Invite them in. (And drop in on their meetings, too.)

One of the many internal mantras when I worked at Google was, “Know the user and all else will follow.” Well, if you’re the only one who knows the user, then in order to actually get stuff done you’re going to have to spread that knowledge around. You can’t be the only person on your team who understands your customers and still expect your engineers to agree with every decision you make, especially if the “problem” you’re trying to solve isn’t something inherently broken, from their viewpoint.

Something that’s been useful to me over the years is inviting my engineering teams to sit next to me and watch usability studies together. This was (and I imagine still is) common practice at Google. I’d have to make an effort to drag people along the first time, but once they sat through one session, they were hooked and would want to watch the next round of studies.

At the heart of this process, it’s about sharing empathy. Again, we can’t be the only ones feeling empathy; we have to expose everyone that we work with to real live people in the product.

If I can say so myself, FullStory is perhaps the best way to share empathy. We get together every week or so to watch a random handful of sessions. It’s a process we call Game Film (we’ve even made a fun kit to send to our customers to help them Game Film with their team). It helps spread empathy and it’s given me a lot of leverage as a designer to have everyone exposed to the customer’s usability struggles and successes.

Never “hand off.”

Another thing you don’t want to do is hand off your designs. Never completely wash your hands of something and say, “I’ve done my part, it’s on you now.” Inevitably, towards the end of a project, some new constraint or other will become apparent to your team which could have been circumvented if you had only kept your hands on the work. I don’t have too much to say on this subject that isn’t covered in this extremely apt tweet from @RWD:

“Thinking of design and implementation as separate concerns impacts the quality of both.”

Cozy up with constraints.

There are a lot of ways to impose constraints on a design. You can set a deadline, you can give the problem to fewer people, and you can also have a chat with engineering. When you’re painfully explicit and upfront about all the weird corner cases for a given interaction, it can often lead to a design breakthrough, and due to the way engineers work, they can help you short-circuit the often arduous discovery of those constraints.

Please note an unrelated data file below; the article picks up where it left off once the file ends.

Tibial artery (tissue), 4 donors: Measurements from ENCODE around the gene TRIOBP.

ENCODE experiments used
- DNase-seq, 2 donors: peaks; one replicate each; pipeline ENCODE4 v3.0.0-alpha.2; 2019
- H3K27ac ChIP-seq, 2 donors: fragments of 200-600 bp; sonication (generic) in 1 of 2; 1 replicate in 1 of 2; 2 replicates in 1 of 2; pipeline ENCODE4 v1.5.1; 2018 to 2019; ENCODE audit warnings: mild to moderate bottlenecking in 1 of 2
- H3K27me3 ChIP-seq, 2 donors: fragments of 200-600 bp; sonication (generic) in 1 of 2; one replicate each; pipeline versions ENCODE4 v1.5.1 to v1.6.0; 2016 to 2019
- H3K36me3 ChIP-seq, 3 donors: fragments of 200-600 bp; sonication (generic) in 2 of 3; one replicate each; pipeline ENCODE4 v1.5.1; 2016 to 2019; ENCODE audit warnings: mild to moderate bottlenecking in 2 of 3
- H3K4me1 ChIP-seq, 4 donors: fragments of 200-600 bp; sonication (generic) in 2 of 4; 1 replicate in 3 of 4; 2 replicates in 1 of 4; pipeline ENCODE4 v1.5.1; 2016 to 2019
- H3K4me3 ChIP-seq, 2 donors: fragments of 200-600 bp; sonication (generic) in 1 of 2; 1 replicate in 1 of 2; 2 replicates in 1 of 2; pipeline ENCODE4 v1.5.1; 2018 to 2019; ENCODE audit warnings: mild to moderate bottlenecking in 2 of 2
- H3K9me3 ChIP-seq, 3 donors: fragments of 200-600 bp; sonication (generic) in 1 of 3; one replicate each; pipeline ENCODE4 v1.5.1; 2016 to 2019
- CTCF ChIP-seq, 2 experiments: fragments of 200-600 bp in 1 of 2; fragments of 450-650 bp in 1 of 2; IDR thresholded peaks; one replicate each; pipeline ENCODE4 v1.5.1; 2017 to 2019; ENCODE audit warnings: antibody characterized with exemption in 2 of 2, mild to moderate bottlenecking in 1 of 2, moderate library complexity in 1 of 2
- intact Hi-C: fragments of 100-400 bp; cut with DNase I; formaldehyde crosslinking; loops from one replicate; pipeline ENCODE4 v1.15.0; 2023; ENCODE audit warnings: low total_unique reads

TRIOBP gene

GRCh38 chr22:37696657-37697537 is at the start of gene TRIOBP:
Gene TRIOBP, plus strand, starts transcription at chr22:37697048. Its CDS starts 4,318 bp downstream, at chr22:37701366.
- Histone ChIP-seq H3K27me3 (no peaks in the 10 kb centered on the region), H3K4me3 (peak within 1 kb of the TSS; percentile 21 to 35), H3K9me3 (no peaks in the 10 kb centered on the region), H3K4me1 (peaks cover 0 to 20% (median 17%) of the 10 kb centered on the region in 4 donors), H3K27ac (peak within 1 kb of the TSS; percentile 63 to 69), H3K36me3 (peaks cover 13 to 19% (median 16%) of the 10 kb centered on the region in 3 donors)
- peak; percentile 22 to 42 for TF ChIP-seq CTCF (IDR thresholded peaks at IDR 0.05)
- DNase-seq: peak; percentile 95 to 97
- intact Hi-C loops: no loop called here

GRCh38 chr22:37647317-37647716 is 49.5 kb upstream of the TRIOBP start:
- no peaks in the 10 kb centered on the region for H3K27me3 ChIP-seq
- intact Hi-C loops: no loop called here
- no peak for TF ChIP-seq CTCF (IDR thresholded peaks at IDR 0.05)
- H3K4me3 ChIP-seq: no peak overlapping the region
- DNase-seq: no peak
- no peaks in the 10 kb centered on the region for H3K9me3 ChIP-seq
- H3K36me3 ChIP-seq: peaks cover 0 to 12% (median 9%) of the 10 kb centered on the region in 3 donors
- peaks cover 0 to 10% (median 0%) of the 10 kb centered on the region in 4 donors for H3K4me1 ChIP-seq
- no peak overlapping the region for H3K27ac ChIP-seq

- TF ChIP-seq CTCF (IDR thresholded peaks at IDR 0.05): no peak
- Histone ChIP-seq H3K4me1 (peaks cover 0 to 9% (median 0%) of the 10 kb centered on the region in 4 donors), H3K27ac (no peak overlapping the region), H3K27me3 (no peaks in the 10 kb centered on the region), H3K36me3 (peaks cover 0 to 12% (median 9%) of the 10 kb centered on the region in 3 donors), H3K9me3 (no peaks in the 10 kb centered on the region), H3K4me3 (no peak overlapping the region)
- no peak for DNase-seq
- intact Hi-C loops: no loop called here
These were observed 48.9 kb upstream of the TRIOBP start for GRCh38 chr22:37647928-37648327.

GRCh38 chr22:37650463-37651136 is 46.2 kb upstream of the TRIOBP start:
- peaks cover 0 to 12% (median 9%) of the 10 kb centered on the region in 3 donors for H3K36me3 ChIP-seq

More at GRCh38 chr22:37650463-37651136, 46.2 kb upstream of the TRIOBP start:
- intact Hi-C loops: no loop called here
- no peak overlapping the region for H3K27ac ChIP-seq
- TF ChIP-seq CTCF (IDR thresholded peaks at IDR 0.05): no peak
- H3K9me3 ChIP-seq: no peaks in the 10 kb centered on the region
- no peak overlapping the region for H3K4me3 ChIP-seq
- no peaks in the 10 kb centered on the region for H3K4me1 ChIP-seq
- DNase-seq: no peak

This all hit me a few years ago. I can’t recall the exact problem or what the breakthrough was, but it was significant enough that I wrote a tweet summarizing the above. A friend of mine, Dakota Reese, wrote something back that was too true not to feature here:

“The irony is that when you code, you usually check for the edge cases first. When you design, you usually get to them last.”

I think we can all relate to that.

Make decisions just-in-time.

This one wouldn’t have made sense to me early in my career. (“We need to plan! Let’s map everything out long before we have data!”) The just-in-time philosophy stems from the agile development movement, and it’s been of really great use to me. In essence, it’s about waiting until you have real information, something that reacts to input, a prototype of some sort, before you make a decision about a problem with a lot of nuances.

With complex problems and uncertainty, committing too early to a solution means you run the risk of making unhealthy assumptions about the problem. You’ll overthink it, potentially, or jump to the wrong conclusion. Deferring until you have something you can tangibly hold, see, and react to lets you make decisions centered on something real. Practically speaking, this means that when we design, we should be flexible enough so that fewer commitments are irreversible. Defer the irreversible commitments as long as you can.

Always be painting a picture.

Designers must always be painting picture for the engineering groups and everyone else around us. We have a unique position: we get to look broadly across our users and across every piece of our product line to see how they all fit together. Not everyone on the team may have such a holistic view. We have the unique opportunity to move from the big picture, to the details.

I’m lucky enough to be working with a group of engineers who really jump at the trickier coding problems. They never tell me, “Hey that’s too hard.” But building this kind of relationship with your team can be difficult and requires you to paint a picture of the human experience on the other side of your product. To be constantly bending the rules and taking what seemingly works today and rebuilding it — that’s what designers do, but convincing your engineers requires a high level of trust and, of course, shared empathy.

Let’s give peace a chance.

This kind of sums it all up: a design process that includes, informs and pushes engineering throughout is the key to creating an atmosphere of acceptance for design thinking, not to mention getting designers a spot at the decision-making table. You know the old adage: if you can’t beat ’em, join ’em. (And please, friends, don’t beat your coworkers.)

Maybe you have some of these tips in practice at your company, or maybe I’ve given you some ideas. If you have questions or want to chat about your interactions with your team, reach out to @fullstory on Twitter!